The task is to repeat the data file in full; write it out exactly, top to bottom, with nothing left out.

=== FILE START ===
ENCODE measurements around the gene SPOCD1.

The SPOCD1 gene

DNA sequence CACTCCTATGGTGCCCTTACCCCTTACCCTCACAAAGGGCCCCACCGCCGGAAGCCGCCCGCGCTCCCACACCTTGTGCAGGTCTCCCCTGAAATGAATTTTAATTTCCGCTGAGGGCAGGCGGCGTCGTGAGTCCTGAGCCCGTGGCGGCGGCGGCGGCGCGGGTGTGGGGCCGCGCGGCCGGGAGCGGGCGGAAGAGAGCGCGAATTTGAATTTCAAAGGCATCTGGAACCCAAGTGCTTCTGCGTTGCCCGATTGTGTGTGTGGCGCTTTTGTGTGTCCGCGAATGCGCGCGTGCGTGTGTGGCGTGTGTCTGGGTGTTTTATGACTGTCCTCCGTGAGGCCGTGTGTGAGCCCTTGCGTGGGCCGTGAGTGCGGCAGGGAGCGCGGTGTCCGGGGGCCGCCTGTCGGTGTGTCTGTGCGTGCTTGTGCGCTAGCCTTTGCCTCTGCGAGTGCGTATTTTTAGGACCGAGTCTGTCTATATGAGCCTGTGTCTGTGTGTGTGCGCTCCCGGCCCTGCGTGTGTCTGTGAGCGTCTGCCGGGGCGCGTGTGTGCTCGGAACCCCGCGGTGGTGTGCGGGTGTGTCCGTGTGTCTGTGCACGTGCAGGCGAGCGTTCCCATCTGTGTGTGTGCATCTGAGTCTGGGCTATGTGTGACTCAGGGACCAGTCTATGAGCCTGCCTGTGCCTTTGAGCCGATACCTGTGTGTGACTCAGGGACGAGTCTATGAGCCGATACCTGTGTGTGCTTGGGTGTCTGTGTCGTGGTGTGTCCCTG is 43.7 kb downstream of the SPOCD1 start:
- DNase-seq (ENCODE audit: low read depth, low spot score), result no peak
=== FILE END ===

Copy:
ENCODE measurements around the gene SPOCD1.

The SPOCD1 gene

DNA sequence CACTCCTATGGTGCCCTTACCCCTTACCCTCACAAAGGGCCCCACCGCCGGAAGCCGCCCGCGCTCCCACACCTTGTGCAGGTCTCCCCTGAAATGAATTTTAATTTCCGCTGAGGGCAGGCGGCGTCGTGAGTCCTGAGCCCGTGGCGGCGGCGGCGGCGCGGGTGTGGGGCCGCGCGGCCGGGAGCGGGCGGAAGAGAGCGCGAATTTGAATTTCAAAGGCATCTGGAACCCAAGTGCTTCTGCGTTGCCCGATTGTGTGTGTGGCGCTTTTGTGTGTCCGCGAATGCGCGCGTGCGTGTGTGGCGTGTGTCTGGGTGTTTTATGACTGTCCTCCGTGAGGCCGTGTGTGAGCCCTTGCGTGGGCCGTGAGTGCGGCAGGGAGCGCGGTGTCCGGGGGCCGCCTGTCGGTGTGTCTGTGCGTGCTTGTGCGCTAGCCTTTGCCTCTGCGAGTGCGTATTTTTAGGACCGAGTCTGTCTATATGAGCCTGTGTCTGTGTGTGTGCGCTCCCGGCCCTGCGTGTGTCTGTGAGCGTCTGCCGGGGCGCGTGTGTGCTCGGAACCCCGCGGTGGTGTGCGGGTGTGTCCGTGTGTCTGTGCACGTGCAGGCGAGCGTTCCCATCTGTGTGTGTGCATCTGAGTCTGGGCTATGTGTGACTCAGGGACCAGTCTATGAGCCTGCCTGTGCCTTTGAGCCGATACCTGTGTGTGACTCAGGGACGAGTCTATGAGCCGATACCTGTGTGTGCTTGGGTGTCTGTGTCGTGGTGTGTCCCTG is 43.7 kb downstream of the SPOCD1 start:
- DNase-seq (ENCODE audit: low read depth, low spot score), result no peak